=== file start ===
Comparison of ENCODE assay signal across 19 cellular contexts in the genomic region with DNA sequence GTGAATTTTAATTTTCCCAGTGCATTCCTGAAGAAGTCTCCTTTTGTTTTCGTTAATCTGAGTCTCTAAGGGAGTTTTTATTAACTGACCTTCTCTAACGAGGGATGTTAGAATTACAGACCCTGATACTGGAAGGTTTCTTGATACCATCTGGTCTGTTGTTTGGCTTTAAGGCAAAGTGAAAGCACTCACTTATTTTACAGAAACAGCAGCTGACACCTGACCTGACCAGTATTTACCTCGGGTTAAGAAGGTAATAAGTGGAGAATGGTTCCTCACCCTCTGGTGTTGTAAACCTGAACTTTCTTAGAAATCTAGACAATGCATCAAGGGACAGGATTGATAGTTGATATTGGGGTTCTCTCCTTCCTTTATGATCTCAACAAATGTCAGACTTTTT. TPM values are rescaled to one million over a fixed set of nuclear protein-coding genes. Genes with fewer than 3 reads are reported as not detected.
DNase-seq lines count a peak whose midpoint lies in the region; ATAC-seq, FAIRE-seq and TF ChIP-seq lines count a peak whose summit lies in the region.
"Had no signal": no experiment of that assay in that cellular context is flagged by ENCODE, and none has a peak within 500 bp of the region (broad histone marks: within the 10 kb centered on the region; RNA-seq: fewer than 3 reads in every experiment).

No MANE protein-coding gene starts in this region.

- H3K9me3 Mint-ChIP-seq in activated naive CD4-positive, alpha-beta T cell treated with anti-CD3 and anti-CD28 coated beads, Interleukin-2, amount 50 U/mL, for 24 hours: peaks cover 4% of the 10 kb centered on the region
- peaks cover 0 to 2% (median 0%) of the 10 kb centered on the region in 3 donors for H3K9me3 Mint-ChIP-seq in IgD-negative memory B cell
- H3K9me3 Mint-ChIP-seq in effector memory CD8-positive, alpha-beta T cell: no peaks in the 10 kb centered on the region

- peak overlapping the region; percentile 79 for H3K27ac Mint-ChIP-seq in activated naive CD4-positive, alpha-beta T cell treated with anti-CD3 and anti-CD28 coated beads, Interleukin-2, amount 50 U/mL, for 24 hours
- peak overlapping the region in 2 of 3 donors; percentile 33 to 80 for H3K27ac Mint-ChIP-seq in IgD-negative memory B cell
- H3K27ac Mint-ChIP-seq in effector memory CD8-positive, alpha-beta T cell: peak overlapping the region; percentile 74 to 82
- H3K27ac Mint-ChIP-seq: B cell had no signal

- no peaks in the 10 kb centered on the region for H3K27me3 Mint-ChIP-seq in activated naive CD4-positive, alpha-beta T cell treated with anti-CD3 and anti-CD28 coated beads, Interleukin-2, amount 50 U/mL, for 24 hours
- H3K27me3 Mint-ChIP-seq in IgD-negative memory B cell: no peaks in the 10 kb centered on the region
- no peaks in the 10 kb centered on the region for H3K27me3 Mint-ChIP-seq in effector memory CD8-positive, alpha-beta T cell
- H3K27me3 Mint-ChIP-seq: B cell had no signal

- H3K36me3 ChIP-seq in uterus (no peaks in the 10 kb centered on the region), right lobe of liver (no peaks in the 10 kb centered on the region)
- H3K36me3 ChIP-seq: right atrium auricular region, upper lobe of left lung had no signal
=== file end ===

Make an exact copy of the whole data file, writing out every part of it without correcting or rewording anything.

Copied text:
Comparison of ENCODE assay signal across 19 cellular contexts in the genomic region with DNA sequence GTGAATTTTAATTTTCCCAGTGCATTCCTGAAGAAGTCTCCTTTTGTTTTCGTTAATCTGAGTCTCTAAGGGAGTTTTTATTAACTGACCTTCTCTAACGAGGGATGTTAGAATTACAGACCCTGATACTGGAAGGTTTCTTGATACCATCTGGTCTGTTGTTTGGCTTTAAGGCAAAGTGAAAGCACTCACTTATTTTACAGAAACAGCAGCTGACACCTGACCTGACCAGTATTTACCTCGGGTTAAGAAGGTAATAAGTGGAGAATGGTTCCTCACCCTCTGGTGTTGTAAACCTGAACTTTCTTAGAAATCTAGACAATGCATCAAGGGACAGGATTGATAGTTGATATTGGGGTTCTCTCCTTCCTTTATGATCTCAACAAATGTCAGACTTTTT. TPM values are rescaled to one million over a fixed set of nuclear protein-coding genes. Genes with fewer than 3 reads are reported as not detected.
DNase-seq lines count a peak whose midpoint lies in the region; ATAC-seq, FAIRE-seq and TF ChIP-seq lines count a peak whose summit lies in the region.
"Had no signal": no experiment of that assay in that cellular context is flagged by ENCODE, and none has a peak within 500 bp of the region (broad histone marks: within the 10 kb centered on the region; RNA-seq: fewer than 3 reads in every experiment).

No MANE protein-coding gene starts in this region.

- H3K9me3 Mint-ChIP-seq in activated naive CD4-positive, alpha-beta T cell treated with anti-CD3 and anti-CD28 coated beads, Interleukin-2, amount 50 U/mL, for 24 hours: peaks cover 4% of the 10 kb centered on the region
- peaks cover 0 to 2% (median 0%) of the 10 kb centered on the region in 3 donors for H3K9me3 Mint-ChIP-seq in IgD-negative memory B cell
- H3K9me3 Mint-ChIP-seq in effector memory CD8-positive, alpha-beta T cell: no peaks in the 10 kb centered on the region

- peak overlapping the region; percentile 79 for H3K27ac Mint-ChIP-seq in activated naive CD4-positive, alpha-beta T cell treated with anti-CD3 and anti-CD28 coated beads, Interleukin-2, amount 50 U/mL, for 24 hours
- peak overlapping the region in 2 of 3 donors; percentile 33 to 80 for H3K27ac Mint-ChIP-seq in IgD-negative memory B cell
- H3K27ac Mint-ChIP-seq in effector memory CD8-positive, alpha-beta T cell: peak overlapping the region; percentile 74 to 82
- H3K27ac Mint-ChIP-seq: B cell had no signal

- no peaks in the 10 kb centered on the region for H3K27me3 Mint-ChIP-seq in activated naive CD4-positive, alpha-beta T cell treated with anti-CD3 and anti-CD28 coated beads, Interleukin-2, amount 50 U/mL, for 24 hours
- H3K27me3 Mint-ChIP-seq in IgD-negative memory B cell: no peaks in the 10 kb centered on the region
- no peaks in the 10 kb centered on the region for H3K27me3 Mint-ChIP-seq in effector memory CD8-positive, alpha-beta T cell
- H3K27me3 Mint-ChIP-seq: B cell had no signal

- H3K36me3 ChIP-seq in uterus (no peaks in the 10 kb centered on the region), right lobe of liver (no peaks in the 10 kb centered on the region)
- H3K36me3 ChIP-seq: right atrium auricular region, upper lobe of left lung had no signal